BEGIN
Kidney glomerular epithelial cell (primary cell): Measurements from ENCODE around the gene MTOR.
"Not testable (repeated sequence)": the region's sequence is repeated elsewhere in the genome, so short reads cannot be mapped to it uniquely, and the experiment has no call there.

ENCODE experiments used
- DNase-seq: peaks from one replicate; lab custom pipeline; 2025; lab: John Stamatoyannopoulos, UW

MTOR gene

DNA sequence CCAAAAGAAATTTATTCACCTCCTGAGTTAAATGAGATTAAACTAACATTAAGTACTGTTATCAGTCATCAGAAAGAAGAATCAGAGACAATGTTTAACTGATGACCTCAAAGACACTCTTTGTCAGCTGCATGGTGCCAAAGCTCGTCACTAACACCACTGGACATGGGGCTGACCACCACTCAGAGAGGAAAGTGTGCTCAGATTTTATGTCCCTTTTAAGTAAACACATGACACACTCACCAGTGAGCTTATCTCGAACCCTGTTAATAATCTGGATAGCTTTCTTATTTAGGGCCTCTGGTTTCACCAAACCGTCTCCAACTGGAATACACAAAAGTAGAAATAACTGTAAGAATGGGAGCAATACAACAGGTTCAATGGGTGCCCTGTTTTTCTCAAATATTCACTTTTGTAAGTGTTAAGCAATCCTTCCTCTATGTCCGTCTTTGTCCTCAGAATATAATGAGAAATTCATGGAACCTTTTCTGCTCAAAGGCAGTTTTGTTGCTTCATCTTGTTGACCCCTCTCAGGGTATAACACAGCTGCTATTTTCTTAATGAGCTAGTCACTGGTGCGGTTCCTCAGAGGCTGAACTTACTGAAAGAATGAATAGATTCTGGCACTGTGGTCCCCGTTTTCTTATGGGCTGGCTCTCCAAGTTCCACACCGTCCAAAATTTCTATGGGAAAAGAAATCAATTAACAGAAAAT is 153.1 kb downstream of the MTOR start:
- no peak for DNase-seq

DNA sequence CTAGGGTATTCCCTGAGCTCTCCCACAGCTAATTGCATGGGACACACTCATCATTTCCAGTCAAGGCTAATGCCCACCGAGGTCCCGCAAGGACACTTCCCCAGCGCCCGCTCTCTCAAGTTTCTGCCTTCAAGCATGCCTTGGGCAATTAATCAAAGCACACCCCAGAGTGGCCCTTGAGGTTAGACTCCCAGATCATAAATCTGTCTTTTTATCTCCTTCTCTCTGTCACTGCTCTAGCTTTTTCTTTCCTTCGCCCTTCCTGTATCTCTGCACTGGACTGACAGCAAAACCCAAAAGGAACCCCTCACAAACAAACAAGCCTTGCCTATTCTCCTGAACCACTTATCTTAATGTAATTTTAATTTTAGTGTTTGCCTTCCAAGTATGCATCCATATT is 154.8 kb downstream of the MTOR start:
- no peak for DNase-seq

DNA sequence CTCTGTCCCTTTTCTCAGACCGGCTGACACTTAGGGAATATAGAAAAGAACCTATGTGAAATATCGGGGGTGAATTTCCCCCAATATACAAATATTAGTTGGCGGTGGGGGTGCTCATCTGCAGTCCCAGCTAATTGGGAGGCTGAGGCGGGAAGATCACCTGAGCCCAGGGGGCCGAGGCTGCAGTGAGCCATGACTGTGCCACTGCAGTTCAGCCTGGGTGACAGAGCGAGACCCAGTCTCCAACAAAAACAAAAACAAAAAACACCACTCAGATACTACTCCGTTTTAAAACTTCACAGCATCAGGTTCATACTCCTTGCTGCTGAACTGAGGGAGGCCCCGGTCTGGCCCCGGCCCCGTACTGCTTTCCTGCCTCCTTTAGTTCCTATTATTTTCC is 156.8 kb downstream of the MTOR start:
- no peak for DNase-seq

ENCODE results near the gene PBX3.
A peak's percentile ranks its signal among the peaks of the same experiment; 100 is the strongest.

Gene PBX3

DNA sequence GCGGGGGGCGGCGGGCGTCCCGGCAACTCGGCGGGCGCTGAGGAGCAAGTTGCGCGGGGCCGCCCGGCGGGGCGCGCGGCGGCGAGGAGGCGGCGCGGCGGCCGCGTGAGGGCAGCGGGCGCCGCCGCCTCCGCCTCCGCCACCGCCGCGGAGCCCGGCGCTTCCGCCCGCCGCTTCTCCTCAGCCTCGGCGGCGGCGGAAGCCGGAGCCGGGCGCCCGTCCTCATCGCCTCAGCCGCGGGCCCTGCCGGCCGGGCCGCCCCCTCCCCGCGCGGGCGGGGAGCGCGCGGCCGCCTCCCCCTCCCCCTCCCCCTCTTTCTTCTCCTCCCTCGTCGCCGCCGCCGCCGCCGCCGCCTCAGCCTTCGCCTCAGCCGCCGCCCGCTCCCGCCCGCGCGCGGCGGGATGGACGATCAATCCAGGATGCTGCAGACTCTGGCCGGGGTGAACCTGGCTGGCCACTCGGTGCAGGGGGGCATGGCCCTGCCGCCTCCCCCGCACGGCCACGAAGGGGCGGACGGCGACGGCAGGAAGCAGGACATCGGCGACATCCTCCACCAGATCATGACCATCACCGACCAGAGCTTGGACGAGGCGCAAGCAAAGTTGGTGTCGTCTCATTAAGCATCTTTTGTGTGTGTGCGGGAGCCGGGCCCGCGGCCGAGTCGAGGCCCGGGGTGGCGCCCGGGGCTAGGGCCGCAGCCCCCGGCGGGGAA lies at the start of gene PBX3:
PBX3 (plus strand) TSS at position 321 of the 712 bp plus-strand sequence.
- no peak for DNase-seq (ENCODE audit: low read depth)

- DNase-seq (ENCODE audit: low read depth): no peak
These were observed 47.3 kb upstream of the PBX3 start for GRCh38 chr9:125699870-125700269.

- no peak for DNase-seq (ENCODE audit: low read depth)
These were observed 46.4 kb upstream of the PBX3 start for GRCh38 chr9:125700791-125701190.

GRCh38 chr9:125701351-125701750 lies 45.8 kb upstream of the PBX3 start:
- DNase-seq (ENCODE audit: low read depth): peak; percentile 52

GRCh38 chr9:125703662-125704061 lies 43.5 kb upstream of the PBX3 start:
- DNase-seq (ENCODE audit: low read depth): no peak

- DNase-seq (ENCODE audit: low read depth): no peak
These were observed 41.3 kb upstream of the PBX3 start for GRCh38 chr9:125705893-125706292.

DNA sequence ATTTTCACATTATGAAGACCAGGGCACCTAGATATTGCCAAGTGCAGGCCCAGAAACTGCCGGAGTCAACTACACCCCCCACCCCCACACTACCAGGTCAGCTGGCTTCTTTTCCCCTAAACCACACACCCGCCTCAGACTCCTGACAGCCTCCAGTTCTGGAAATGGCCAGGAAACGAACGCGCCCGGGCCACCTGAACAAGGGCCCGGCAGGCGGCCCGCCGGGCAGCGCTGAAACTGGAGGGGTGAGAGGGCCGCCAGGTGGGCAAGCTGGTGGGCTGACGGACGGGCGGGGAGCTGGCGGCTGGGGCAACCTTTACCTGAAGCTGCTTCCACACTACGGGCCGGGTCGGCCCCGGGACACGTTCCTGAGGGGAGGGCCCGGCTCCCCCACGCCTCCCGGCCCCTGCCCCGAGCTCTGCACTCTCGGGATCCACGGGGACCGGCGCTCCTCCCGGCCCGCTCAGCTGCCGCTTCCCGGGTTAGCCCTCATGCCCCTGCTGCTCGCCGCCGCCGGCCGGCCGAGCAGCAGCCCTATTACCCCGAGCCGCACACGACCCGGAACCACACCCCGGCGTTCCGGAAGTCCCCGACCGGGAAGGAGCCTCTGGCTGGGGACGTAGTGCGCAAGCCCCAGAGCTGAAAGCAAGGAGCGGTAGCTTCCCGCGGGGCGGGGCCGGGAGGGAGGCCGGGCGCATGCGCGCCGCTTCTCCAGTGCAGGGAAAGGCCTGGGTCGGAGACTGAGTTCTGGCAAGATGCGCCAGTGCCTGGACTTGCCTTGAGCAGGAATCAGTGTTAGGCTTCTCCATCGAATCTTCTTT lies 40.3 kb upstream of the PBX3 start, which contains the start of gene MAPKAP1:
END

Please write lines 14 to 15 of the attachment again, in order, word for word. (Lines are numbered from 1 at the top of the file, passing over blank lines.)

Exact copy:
Gene PBX3

DNA sequence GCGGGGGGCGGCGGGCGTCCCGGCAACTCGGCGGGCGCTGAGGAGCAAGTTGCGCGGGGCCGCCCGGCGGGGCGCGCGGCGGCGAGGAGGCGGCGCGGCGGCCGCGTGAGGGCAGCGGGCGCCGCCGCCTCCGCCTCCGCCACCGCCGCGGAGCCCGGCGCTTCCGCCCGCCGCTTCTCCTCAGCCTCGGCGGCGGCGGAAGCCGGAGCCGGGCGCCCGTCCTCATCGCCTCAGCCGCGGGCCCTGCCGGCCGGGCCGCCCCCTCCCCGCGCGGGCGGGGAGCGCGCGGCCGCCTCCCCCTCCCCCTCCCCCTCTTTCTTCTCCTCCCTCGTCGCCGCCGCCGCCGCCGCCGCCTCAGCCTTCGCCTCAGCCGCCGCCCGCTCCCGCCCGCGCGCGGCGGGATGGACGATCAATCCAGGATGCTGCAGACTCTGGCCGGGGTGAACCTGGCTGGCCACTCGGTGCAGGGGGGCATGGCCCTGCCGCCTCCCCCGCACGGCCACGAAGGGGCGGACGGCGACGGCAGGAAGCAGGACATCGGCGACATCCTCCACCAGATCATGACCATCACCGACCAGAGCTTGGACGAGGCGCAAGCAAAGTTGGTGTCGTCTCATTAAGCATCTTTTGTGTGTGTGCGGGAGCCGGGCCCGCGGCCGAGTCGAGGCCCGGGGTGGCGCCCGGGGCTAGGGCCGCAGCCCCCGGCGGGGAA lies at the start of gene PBX3: